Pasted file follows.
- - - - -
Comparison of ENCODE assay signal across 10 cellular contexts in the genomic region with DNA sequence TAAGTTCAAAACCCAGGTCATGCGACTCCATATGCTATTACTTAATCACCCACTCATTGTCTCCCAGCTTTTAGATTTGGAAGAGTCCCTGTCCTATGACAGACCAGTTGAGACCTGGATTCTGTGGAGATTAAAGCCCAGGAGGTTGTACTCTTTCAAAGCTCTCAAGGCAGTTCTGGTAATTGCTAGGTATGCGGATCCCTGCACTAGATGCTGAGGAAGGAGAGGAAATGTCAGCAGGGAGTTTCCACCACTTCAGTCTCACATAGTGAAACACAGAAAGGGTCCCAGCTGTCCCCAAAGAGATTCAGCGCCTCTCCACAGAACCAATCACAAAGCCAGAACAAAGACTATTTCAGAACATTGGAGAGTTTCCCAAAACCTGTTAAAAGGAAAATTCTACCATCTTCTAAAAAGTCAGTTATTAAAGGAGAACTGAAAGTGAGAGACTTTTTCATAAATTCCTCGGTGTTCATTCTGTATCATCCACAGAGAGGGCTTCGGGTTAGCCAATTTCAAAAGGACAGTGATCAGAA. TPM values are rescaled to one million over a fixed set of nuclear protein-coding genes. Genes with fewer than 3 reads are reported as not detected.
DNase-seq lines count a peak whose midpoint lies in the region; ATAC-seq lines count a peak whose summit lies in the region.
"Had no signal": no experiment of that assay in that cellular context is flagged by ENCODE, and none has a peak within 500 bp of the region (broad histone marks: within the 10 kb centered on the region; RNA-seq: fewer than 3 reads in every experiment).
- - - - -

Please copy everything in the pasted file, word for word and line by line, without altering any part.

Comparison of ENCODE assay signal across 10 cellular contexts in the genomic region with DNA sequence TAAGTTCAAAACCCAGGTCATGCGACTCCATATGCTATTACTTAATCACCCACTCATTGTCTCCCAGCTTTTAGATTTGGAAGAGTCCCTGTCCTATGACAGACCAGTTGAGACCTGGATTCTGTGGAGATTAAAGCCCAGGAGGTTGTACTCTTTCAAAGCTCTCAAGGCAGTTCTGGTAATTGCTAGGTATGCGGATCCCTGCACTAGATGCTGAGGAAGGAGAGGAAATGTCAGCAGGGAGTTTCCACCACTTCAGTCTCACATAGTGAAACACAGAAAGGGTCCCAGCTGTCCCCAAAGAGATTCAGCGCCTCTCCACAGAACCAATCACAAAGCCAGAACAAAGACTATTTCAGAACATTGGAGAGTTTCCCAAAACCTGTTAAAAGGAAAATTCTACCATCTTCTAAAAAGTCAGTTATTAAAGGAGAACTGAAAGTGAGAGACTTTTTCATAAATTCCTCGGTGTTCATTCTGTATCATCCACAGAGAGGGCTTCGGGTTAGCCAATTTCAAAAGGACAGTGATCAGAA. TPM values are rescaled to one million over a fixed set of nuclear protein-coding genes. Genes with fewer than 3 reads are reported as not detected.
DNase-seq lines count a peak whose midpoint lies in the region; ATAC-seq lines count a peak whose summit lies in the region.
"Had no signal": no experiment of that assay in that cellular context is flagged by ENCODE, and none has a peak within 500 bp of the region (broad histone marks: within the 10 kb centered on the region; RNA-seq: fewer than 3 reads in every experiment).